Natural Selections podcast
Do you hear the same thing as I hear?10/23/14
Do we all hear the same things? Is middle-C on a piano the same for you as it is for someone else? Martha Foley and Dr. Curt Stager look at how we hear what we hear.
What happened to North America's really big animals?
Martha Foley and Dr. Curt Stager continue a discussion of animal extinction that began with a look at the book The Ghosts of Evolution by Connie Barlow.Before the last Ice Age, North America was more like Africa is today and contained many species of...
"Ghosts of Evolution" left their food plants behind
There are plants that produce fruits that are too large for anything in their habitat to eat, and other common fruits that nothing seems to eat. The book "Ghosts of Evolution" speculates that those animals went extinct?large mammals like the mammoth...
Some birds that "mate for life" still mess around
Birds may have "social mates" that they are always seen with, but may also have breeding partners who are not the same. Some species appear to be truly faithful to social mates, but they are the minority of species that we think of of monogamous....
What could be worse than the disaster that wiped out the dinosaurs?
A really big asteroid is believed to have wiped out the dinosaurs about 65 million years ago. But that great die-off pales in comparison to the Permian extinction event around 250 million years ago. More than 80% of ocean species and about 70% of land...
Wood ants reshape the mound to match the weather
Wood ant colonies create noticeable hummocks in clearings and fields. The elaborate structures create a temperate micro-climate ideal for protecting larvae, the queen and her workers. And they are constantly "renovating" to match the weather. Dr. Curt...
What can fish do when the water goes away?
From walking catfish to "snakeheads" to species of killifish, some fish actually survive outside of water for a surprising length of time.Martha Foley and Dr. Curt Stager discuss the old cliche "like a fish out of water," and about the strategies some...
Poison ivy: neither poisonous nor ivy
But you should still definitely avoid the stuff."Leaves of three, let it be." Martha Foley and Dr. Curt Stager talk about one of the common and annoying menaces to enjoyment of the outdoors.They discuss whether it's really an ivy, why we call it...
How do you tell a raven from a crow?
Ravens were once a rarity in the North Country, but now they are becoming a common sight. They have a similar appearance to crows, but if you see the two birds together the difference is obvious. For one thing, ravens are big. For another, crows caw,...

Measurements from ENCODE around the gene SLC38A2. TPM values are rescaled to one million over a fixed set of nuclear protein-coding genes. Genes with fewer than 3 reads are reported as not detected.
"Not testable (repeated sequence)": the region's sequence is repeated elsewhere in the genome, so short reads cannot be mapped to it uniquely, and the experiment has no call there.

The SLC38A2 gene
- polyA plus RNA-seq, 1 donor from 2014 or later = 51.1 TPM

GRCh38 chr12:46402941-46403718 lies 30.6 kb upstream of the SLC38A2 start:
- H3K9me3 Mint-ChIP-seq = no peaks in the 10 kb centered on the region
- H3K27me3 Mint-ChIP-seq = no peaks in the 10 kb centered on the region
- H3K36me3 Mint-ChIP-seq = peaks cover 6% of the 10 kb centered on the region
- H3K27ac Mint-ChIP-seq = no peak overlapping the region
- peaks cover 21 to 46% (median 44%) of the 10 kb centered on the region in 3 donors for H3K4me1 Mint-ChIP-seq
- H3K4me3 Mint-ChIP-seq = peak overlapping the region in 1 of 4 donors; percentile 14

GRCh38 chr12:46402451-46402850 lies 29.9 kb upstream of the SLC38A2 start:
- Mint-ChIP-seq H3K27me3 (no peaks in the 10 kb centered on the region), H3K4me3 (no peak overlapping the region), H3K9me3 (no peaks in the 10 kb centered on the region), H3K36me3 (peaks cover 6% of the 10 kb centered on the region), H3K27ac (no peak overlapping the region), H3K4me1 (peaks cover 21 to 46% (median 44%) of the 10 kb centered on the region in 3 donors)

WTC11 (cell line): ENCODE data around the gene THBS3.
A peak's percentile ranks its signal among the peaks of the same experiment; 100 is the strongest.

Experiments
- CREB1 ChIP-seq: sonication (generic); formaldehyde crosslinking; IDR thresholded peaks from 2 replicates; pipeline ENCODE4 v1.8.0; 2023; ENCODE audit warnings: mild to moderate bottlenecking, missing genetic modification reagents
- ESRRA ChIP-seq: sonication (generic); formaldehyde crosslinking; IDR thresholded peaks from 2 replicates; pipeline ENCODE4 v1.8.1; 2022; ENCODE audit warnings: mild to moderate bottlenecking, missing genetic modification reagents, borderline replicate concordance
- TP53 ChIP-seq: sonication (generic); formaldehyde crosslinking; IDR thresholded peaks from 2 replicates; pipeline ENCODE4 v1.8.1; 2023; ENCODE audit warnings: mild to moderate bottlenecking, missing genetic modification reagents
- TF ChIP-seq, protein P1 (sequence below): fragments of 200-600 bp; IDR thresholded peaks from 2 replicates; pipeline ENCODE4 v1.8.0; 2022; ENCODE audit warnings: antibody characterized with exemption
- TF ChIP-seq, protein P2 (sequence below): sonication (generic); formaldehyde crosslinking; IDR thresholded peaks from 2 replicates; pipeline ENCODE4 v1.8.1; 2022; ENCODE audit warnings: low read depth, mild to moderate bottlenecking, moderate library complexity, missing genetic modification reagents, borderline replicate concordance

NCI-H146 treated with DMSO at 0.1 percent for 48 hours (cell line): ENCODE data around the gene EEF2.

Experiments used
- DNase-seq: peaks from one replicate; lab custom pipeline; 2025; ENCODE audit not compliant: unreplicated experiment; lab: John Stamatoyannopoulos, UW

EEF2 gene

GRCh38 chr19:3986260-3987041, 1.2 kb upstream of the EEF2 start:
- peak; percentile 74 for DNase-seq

Yellow perch, Adirondack natives after all
For decades, Adirondack resource managers have blamed the yellow perch for the decline of heritage trout strains, believing that perch were introduced to Adirondack waters in recent times and have been displacing the native strains from their historic...
What happens if you press "reset" on evolution?
When species move into a new habitat, some of the "tricks" their genes have learned no longer work to help them thrive. Some species will pick up new tricks?sometimes the same new trick more than once?and some will fail to adapt. Martha Foley and Curt...
Lichens: living on next to nothing
What we call reindeer moss is nothing of the kind. It's not even a plant; it's a lichen. Lichens, which account for half of the natural nitrogen fertilizer used by plants and animals, are a combination of a fungus colony with algae and cyanobacteria...
Natural deceptions: crime (and punishment) among animals and plants
Social primates are supposed to share when they find food, but some will cheat. If they are caught, the group will punish them. Some plants and fungi use a kind of barter system to swap nutrients, and some of them will also cheat. But they risk being...
Natural Selections: natural deceptions
Birds and other creatures have a sly side and will use deceptive communications to create an advantage for themselves in finding food and finding mates. Blue jays can imitate the sound of a hawk, scaring other species away from the feeder. Some birds...
The tawny crazy ant is coming to America
What can take on the big agressive poisonous fire ants that invaded the U.S. decades ago? The tawny crazy ant, also an import from South America. This new "superorganism" is immune to fire ant poison, and they are displacing the previous...
Well-dressed birds of the North Country
While the North Country is not exactly the tropics, we do have our share of exotically-colored birds. Blue creatures, for example, are rare in nature but we have the bluebird, the blue jay and the indigo bunting.Then there are the goldfinches and the...
Deer ticks: How they get on you, how to get them off
Spring and early summer is the prime time of year for encounters with deer ticks, carriers of the bacteria that causes Lyme disease. While still uncommon in the Adirondack upcountry, deer ticks are plentiful in the North Country lowlands. They're hard...
Natural Selections: Lampreys
Lampreys - are they fish or eel? Martha Foley and Dr. Curt Stager talk about this jawless fish with a head full of teeth and a sucking mouth.
The return of the black fly
This pest of the northern spring can travel up to twenty miles on the wind. How to get away? Dress in yellow, some suggest, or tie a dragonfly to your hat. Martha Foley and Dr. Curt Stager consult.
Animals as seen through a human "lens"
Martha Foley and Dr. Curt Stager talk about understanding animal behavior and the natural world through the human perspective.
- Canton, NY